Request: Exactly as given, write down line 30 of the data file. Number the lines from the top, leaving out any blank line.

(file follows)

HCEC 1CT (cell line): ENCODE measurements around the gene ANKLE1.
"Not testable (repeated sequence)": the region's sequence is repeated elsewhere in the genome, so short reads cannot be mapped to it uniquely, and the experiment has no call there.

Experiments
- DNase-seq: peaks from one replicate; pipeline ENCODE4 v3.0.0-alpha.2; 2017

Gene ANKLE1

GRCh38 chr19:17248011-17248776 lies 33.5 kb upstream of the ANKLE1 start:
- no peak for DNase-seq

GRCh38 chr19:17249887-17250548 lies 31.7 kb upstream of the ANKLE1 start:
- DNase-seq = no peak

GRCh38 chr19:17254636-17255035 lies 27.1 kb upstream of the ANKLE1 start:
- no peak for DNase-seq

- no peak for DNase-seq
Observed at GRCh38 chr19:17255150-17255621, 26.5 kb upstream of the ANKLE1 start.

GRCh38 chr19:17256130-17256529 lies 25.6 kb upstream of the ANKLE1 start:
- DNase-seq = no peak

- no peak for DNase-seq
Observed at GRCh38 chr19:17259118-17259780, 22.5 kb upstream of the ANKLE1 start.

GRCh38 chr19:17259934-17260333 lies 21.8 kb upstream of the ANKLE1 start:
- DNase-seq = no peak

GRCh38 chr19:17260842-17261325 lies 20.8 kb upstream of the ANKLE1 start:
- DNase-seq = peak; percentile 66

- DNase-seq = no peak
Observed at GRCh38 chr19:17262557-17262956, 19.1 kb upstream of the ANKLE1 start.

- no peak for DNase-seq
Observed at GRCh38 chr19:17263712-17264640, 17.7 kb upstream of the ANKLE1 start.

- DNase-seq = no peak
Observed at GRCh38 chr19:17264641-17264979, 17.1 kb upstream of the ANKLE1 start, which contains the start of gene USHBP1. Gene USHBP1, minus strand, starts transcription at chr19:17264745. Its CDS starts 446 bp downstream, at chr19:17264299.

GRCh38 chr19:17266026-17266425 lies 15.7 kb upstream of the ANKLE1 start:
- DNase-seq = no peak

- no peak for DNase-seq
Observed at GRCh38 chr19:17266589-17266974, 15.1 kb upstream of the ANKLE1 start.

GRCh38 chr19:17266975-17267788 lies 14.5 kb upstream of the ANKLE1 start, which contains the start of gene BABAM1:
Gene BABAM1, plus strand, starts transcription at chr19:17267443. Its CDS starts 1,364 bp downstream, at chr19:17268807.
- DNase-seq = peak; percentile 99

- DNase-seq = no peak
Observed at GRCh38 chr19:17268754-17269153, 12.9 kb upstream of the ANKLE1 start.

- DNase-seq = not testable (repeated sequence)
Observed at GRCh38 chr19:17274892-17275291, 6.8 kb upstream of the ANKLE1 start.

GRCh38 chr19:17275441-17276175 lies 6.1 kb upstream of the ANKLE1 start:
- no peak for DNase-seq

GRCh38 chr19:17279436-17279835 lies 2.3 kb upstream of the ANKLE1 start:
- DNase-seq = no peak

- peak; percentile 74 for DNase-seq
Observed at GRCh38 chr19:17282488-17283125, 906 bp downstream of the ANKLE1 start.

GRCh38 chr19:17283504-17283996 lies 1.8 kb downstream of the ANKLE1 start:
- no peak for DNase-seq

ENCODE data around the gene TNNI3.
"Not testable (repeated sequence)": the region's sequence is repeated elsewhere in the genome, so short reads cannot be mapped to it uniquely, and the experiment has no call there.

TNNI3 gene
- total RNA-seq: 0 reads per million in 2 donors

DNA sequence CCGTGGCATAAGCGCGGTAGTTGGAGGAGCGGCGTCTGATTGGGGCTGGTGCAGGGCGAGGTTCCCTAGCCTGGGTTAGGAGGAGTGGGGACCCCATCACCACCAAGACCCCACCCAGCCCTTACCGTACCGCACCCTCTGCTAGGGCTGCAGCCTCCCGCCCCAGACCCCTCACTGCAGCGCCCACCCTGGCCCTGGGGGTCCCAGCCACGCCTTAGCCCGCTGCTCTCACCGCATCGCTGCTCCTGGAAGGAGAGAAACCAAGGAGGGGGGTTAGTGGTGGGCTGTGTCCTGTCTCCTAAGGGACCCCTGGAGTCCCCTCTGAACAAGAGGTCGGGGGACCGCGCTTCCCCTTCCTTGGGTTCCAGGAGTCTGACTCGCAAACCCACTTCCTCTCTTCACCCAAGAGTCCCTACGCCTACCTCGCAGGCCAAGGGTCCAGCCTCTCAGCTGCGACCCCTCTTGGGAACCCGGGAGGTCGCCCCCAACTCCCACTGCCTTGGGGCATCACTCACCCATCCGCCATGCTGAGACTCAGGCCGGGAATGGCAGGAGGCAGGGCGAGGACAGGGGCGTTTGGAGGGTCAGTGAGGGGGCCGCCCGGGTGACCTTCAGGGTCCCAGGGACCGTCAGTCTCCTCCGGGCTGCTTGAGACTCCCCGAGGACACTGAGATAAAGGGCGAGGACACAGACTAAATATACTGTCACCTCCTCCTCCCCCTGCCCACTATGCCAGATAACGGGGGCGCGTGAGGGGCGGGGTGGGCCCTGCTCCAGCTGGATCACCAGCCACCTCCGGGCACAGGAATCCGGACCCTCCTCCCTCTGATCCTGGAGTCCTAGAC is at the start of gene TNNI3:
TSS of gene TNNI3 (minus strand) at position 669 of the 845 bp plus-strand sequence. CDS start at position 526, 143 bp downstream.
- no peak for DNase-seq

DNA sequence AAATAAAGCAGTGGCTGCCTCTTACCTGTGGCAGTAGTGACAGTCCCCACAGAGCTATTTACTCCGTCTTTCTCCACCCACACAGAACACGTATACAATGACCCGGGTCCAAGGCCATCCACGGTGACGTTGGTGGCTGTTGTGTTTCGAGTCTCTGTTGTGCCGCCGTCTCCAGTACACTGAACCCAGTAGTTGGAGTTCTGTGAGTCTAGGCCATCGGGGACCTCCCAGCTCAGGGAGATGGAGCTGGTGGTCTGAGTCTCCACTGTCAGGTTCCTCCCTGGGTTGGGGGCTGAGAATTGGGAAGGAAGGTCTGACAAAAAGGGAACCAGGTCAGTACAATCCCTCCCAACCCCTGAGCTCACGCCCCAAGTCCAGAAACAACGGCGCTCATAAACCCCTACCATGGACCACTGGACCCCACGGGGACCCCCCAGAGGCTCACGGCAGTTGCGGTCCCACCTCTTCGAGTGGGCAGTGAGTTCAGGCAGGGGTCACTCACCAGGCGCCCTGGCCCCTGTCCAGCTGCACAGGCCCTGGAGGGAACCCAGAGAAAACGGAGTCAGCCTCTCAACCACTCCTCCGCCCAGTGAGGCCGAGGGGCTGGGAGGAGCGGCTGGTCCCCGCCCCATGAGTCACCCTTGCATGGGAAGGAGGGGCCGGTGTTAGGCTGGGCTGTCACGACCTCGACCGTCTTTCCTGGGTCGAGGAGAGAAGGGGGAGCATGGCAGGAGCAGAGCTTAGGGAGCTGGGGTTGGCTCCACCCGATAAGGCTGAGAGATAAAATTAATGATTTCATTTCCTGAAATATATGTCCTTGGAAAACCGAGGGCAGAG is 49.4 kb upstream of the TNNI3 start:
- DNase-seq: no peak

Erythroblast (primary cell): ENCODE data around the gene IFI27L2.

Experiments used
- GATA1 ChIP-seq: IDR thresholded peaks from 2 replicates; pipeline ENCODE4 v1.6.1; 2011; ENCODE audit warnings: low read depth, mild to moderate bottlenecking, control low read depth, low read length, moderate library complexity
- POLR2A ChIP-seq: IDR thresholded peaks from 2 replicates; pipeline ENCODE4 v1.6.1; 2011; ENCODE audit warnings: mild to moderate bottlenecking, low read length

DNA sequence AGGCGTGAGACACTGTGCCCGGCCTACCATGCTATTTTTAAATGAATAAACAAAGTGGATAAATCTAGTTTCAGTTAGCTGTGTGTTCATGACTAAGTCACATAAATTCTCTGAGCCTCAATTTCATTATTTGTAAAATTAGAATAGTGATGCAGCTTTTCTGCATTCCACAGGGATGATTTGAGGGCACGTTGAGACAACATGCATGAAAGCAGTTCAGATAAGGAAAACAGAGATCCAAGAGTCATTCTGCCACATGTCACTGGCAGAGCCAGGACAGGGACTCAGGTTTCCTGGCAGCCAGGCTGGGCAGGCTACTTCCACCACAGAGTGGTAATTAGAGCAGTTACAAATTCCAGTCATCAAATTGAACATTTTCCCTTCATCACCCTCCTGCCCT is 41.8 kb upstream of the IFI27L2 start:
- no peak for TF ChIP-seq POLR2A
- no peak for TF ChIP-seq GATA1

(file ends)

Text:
- no peak for DNase-seq